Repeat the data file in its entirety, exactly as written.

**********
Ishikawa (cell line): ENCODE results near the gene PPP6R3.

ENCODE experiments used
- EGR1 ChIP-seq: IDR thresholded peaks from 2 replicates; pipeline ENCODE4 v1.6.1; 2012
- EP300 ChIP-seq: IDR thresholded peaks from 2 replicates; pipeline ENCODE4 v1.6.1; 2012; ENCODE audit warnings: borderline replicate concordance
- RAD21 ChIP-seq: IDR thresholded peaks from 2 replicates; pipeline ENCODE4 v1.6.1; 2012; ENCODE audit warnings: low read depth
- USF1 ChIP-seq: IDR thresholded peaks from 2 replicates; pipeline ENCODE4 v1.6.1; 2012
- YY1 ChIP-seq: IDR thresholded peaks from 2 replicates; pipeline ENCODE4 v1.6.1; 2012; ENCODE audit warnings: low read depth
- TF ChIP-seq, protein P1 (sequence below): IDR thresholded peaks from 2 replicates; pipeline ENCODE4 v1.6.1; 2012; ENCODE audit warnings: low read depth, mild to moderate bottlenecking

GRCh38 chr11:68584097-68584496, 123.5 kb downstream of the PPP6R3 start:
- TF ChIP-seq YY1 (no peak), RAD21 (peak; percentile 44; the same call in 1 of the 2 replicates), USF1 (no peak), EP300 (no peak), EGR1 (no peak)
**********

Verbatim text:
Ishikawa (cell line): ENCODE results near the gene PPP6R3.

ENCODE experiments used
- EGR1 ChIP-seq: IDR thresholded peaks from 2 replicates; pipeline ENCODE4 v1.6.1; 2012
- EP300 ChIP-seq: IDR thresholded peaks from 2 replicates; pipeline ENCODE4 v1.6.1; 2012; ENCODE audit warnings: borderline replicate concordance
- RAD21 ChIP-seq: IDR thresholded peaks from 2 replicates; pipeline ENCODE4 v1.6.1; 2012; ENCODE audit warnings: low read depth
- USF1 ChIP-seq: IDR thresholded peaks from 2 replicates; pipeline ENCODE4 v1.6.1; 2012
- YY1 ChIP-seq: IDR thresholded peaks from 2 replicates; pipeline ENCODE4 v1.6.1; 2012; ENCODE audit warnings: low read depth
- TF ChIP-seq, protein P1 (sequence below): IDR thresholded peaks from 2 replicates; pipeline ENCODE4 v1.6.1; 2012; ENCODE audit warnings: low read depth, mild to moderate bottlenecking

GRCh38 chr11:68584097-68584496, 123.5 kb downstream of the PPP6R3 start:
- TF ChIP-seq YY1 (no peak), RAD21 (peak; percentile 44; the same call in 1 of the 2 replicates), USF1 (no peak), EP300 (no peak), EGR1 (no peak)